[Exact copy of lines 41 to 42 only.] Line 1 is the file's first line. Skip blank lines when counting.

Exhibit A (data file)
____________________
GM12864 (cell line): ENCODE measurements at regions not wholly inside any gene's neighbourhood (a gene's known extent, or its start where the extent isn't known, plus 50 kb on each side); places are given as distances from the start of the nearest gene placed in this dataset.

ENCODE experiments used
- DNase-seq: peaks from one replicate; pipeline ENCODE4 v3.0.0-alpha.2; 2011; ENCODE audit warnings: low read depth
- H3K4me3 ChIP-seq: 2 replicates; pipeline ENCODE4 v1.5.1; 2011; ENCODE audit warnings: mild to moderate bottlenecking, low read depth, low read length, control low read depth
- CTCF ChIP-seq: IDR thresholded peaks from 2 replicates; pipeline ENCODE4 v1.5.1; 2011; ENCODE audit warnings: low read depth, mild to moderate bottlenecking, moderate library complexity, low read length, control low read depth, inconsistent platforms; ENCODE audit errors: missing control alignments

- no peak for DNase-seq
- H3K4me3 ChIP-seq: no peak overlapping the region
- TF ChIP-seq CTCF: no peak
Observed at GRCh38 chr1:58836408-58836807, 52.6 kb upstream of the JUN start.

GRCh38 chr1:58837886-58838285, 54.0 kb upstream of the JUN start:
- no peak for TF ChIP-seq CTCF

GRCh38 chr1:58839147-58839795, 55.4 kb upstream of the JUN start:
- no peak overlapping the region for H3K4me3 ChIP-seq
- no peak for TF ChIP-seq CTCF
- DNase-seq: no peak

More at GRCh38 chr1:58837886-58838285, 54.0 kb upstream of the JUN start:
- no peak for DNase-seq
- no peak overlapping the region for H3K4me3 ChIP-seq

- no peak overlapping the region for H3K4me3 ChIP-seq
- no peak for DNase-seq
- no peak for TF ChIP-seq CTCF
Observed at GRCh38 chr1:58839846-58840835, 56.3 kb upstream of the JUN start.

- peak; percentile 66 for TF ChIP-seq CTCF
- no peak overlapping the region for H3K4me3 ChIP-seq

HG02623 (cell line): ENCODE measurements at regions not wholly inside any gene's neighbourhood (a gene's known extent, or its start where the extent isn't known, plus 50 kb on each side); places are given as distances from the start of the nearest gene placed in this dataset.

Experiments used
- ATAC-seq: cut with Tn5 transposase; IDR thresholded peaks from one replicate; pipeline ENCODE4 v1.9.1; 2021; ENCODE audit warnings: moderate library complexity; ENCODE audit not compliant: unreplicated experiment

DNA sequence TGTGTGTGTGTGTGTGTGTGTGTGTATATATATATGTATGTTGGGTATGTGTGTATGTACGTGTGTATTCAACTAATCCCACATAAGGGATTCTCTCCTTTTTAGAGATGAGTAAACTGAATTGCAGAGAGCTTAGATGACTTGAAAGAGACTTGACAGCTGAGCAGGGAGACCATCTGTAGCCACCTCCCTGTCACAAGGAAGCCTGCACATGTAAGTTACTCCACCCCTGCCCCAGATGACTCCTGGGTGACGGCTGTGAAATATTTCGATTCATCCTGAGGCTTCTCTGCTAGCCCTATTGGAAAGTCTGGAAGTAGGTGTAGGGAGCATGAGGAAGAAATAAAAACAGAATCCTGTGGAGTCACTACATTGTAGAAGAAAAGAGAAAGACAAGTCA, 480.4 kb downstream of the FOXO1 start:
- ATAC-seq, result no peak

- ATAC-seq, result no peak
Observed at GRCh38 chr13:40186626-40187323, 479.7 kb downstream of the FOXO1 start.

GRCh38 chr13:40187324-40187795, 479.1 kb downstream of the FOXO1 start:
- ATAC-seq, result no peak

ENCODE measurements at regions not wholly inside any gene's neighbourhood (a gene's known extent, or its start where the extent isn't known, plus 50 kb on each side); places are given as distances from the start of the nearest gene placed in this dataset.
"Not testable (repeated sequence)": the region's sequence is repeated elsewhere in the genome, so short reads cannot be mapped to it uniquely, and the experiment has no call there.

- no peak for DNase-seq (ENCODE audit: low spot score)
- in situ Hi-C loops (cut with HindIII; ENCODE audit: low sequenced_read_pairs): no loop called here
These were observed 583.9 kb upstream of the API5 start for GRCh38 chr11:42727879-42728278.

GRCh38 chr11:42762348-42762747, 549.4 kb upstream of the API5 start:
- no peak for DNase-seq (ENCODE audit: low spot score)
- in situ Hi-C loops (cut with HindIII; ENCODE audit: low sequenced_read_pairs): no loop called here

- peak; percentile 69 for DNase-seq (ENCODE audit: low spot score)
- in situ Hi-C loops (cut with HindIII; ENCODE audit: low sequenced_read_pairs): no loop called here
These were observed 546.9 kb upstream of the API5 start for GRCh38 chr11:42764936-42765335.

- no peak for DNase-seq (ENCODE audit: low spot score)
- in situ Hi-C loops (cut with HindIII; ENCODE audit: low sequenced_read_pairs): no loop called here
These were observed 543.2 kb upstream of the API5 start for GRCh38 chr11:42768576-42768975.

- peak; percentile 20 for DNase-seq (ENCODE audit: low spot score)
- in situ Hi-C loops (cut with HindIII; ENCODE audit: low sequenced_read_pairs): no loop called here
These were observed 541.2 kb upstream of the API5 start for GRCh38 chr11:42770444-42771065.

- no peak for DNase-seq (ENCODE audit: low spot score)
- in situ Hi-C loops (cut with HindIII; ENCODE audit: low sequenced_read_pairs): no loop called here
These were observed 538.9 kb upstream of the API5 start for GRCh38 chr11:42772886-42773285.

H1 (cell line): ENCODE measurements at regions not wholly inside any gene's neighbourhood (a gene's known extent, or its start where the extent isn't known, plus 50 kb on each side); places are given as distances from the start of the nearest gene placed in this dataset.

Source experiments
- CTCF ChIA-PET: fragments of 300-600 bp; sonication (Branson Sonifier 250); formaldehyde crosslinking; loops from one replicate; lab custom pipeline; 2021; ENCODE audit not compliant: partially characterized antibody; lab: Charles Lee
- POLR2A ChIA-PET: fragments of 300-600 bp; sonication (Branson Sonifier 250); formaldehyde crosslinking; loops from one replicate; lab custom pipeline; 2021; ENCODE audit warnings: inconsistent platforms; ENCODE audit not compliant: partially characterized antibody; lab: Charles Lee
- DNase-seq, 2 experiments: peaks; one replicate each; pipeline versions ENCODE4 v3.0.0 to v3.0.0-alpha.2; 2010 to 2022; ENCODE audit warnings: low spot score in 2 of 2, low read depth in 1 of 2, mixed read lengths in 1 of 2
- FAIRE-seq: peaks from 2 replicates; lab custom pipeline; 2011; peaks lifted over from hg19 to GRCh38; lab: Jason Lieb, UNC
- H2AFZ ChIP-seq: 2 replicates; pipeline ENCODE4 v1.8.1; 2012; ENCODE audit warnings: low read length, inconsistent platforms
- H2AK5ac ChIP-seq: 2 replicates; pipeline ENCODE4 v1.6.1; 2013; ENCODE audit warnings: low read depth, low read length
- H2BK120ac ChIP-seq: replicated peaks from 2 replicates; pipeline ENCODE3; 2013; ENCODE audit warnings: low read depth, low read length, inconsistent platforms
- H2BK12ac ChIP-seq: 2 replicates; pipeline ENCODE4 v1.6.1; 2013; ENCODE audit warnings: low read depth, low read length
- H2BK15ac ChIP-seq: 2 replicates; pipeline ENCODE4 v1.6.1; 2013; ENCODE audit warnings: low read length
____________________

- in situ Hi-C loops (cut with HindIII; ENCODE audit: low sequenced_read_pairs): no loop called here

- peak; percentile 69 for DNase-seq (ENCODE audit: low spot score)